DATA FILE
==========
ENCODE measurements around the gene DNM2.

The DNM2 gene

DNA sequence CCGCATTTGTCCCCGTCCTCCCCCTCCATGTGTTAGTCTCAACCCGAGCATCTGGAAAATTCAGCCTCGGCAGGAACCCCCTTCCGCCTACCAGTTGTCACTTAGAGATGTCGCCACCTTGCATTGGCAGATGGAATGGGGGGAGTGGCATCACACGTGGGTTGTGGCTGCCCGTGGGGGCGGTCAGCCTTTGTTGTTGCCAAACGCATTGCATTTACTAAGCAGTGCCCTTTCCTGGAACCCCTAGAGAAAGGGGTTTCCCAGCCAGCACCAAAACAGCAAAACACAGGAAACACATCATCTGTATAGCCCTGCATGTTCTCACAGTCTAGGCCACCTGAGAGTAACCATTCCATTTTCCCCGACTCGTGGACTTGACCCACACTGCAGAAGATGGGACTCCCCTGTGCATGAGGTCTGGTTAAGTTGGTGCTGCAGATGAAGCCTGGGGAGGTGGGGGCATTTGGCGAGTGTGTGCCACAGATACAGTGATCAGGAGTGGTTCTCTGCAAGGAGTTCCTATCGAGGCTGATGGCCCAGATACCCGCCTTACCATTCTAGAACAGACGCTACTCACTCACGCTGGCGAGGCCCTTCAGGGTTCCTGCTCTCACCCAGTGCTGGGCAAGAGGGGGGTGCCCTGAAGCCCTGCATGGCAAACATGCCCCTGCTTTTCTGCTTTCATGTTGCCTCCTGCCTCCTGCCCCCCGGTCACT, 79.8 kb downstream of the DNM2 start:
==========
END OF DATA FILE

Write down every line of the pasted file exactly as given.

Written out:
ENCODE measurements around the gene DNM2.

The DNM2 gene

DNA sequence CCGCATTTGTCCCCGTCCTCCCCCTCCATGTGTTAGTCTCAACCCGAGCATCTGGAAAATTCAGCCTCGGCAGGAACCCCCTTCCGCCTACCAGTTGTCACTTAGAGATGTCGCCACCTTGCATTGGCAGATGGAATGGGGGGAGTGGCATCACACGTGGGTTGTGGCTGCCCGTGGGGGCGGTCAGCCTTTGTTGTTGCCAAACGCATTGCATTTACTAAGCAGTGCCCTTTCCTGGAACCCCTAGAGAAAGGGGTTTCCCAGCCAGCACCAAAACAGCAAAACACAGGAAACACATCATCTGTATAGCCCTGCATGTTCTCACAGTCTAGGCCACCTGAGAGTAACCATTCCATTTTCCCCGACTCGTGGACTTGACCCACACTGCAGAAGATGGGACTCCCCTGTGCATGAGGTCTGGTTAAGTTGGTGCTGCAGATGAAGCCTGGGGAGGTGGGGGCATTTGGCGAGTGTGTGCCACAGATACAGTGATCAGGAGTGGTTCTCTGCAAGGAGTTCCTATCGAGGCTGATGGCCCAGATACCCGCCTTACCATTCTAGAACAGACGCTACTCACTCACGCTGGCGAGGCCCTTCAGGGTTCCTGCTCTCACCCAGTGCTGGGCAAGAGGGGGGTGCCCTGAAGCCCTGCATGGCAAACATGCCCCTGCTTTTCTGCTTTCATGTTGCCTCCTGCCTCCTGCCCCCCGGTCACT, 79.8 kb downstream of the DNM2 start: